Italian political developments dominated during the week as the 5-Star and Lega parties moved to form a government.

During the negotiations there were reports that there would be a call for the ECB to write-down Italian debt. Although this was not an official policy according to the final document, concerns surrounding fiscal policy increased sharply.

There were also fears that the government would clash with the EU Commission and Germany which would also risk wider instability within the Euro-zone.

Italian market report

There concerns were an important factor in pushing the Euro lower against the dollar as it retreated to 4-month lows of 1.1750 and the single currency also lost ground on the main crosses.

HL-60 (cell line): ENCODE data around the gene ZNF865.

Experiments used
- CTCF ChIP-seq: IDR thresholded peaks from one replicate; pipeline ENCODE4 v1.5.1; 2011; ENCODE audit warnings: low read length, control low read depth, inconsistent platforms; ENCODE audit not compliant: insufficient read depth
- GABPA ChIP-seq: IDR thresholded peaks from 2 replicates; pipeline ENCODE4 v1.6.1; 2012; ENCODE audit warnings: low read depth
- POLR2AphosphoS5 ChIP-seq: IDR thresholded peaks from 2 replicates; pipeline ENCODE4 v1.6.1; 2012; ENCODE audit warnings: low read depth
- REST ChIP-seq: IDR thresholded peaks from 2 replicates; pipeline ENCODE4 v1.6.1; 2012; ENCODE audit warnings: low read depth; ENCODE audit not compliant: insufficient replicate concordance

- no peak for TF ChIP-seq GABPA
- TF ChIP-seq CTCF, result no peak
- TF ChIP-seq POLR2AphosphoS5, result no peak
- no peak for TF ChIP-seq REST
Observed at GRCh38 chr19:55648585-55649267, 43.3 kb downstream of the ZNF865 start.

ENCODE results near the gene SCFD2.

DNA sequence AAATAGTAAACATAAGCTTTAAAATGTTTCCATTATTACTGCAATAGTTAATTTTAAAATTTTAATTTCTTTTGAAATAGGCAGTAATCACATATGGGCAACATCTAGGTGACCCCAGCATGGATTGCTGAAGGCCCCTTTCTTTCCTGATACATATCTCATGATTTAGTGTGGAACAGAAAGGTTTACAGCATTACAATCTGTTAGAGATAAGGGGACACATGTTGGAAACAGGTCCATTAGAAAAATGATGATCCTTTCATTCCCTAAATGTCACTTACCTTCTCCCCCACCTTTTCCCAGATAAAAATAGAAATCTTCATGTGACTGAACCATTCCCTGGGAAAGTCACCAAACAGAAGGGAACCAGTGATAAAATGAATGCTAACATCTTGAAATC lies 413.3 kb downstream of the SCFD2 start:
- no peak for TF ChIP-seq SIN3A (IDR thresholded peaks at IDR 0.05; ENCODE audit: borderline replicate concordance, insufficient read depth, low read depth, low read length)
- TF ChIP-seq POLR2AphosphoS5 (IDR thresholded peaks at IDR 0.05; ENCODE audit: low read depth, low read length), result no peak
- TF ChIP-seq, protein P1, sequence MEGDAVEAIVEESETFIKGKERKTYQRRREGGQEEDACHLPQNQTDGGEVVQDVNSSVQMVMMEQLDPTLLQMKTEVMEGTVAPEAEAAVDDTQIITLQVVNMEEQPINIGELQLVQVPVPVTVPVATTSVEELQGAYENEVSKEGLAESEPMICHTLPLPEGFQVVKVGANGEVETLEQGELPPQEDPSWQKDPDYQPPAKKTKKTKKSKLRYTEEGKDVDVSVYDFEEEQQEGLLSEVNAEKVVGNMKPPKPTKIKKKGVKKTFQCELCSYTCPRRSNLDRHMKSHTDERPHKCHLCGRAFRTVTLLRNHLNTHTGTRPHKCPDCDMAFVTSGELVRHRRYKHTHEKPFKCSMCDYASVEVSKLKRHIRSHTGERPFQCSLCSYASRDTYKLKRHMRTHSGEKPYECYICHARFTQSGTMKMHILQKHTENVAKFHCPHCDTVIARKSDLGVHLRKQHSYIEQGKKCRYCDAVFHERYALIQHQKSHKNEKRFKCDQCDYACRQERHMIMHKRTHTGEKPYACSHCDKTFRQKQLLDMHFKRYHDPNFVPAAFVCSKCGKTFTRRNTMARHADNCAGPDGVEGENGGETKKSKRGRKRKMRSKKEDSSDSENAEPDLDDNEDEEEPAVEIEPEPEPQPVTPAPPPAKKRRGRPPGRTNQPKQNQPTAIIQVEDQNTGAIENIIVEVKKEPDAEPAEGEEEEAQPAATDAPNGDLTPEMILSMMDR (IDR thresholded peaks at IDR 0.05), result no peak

Australian employment data overall was slightly stronger than expected, although the impact was limited with domestic factors not having a major impact.

The Swiss franc gained support from concerns over the Italian political outlook with increased support on defensive grounds as EUR/CHF retreated below 1.1800.

There was high volatility in the Canadian dollar during the week due to the impact of mixed economic data, sharp fluctuations in oil prices and NAFTA uncertainty. Concerns over a lack of progress surrounding NAFTA talks tended to put downward pressure on the Canadian currency.

US-China trade policies were also an important focus during the week. Ahead of Monday’s Asian open, US Treasury Secretary Mnuchin stated that the US would not be imposing punitive sanctions on China following progress in trade talks. As risk conditions improved, the yen lost ground.

Next Week’s Forecast & Events

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Bond yields will remain important